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# Positive Definite Matrices

When we study functions of several variables (see Chapter 3!), we will need the following matrix notions.

A square matrix A is positive definite if for all nonzero column vectors x. It is negative definite if for all nonzero x. It is positive semidefinite if and negative semidefinite if for all x. These definitions are hard to check directly and you might as well forget them for all practical purposes.

More useful in practice are the following properties, which hold when the matrix A is symmetric (that will be the case of interest to us), and which are easier to check.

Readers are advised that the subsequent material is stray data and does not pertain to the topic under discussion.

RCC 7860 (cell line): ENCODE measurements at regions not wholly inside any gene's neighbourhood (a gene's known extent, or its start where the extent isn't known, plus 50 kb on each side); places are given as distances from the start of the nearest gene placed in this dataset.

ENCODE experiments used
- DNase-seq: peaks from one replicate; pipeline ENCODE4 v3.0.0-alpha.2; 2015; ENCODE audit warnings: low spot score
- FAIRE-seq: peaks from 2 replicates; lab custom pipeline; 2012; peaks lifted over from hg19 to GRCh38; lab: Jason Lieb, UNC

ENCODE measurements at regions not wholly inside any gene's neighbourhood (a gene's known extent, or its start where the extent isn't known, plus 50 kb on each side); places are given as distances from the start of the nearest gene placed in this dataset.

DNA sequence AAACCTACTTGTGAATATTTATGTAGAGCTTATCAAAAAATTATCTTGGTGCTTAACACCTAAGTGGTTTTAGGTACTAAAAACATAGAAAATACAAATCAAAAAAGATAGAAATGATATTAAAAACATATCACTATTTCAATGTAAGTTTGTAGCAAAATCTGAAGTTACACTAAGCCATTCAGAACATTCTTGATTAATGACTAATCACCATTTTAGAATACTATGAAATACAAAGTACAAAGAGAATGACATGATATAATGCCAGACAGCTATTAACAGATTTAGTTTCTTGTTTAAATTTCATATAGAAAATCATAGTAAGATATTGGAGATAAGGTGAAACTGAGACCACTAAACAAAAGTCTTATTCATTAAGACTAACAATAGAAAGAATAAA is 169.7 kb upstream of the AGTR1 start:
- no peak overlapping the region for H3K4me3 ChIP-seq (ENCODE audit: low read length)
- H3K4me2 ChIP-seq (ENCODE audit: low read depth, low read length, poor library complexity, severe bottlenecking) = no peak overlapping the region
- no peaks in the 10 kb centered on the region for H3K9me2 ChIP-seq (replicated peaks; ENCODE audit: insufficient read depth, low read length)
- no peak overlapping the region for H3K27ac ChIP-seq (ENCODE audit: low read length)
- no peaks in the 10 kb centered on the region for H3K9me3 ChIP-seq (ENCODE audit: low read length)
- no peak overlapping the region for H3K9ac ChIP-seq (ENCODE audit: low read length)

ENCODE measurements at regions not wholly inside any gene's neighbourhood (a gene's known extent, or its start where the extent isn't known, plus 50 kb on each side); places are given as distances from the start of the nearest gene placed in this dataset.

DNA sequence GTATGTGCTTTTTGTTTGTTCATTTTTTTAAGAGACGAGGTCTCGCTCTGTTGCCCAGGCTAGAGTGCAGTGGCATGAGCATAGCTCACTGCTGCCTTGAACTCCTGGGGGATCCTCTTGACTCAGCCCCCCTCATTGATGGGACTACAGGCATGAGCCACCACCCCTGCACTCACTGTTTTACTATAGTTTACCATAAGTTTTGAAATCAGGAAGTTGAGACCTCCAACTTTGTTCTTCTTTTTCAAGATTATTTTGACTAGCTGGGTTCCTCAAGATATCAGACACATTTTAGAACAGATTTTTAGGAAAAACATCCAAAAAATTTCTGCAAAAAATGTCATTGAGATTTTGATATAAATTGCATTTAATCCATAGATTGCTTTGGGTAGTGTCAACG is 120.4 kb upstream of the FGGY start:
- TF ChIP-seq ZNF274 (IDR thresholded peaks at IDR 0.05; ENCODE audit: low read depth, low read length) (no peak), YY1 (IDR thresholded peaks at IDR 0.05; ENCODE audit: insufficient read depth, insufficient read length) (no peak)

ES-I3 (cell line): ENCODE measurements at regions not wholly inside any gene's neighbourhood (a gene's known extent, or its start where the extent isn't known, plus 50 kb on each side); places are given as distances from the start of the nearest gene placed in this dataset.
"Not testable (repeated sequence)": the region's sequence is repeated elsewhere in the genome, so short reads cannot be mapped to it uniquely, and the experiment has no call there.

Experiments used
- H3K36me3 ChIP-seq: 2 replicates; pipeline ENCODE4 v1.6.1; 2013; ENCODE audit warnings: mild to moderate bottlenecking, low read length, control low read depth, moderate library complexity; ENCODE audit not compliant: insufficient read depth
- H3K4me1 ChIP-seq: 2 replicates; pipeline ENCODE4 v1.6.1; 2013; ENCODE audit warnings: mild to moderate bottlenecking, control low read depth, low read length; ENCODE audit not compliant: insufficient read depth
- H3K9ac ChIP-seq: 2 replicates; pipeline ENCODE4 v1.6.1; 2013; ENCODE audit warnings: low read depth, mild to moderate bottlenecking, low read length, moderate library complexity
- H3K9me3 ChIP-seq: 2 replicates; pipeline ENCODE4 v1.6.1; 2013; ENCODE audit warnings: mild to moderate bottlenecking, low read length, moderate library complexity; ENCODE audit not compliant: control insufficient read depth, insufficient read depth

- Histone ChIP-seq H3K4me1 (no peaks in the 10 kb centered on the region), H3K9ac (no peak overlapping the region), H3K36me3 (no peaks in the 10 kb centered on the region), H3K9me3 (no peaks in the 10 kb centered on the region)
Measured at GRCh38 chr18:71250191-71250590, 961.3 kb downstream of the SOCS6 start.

The ith principal minor of A is the matrix formed by the first i rows and columns of A. So, the first principal minor of A is the matrix , the second principal minor is the matrix , and so on.

• The matrix A is positive definite if all its principal minors , have strictly positive determinants.
• If these determinants are nonzero and alternate in signs, starting with det( , then the matrix A is negative definite.
• If the determinants are all nonnegative, then the matrix is positive semidefinite,
• If the determinant alternate in signs, starting with det( , then the matrix is negative semidefinite.

To fix ideas, consider a symmetic matrix .

It is positive definite if:

(i)
det
(ii)
det
and negative definite if:
(i)
det
(ii)
det .

It is positive semidefinite if:
(i)
det
(ii)
det
and negative semidefinite if:
(i)
det
(ii)
det .

Michael A. Trick
Mon Aug 24 16:30:59 EDT 1998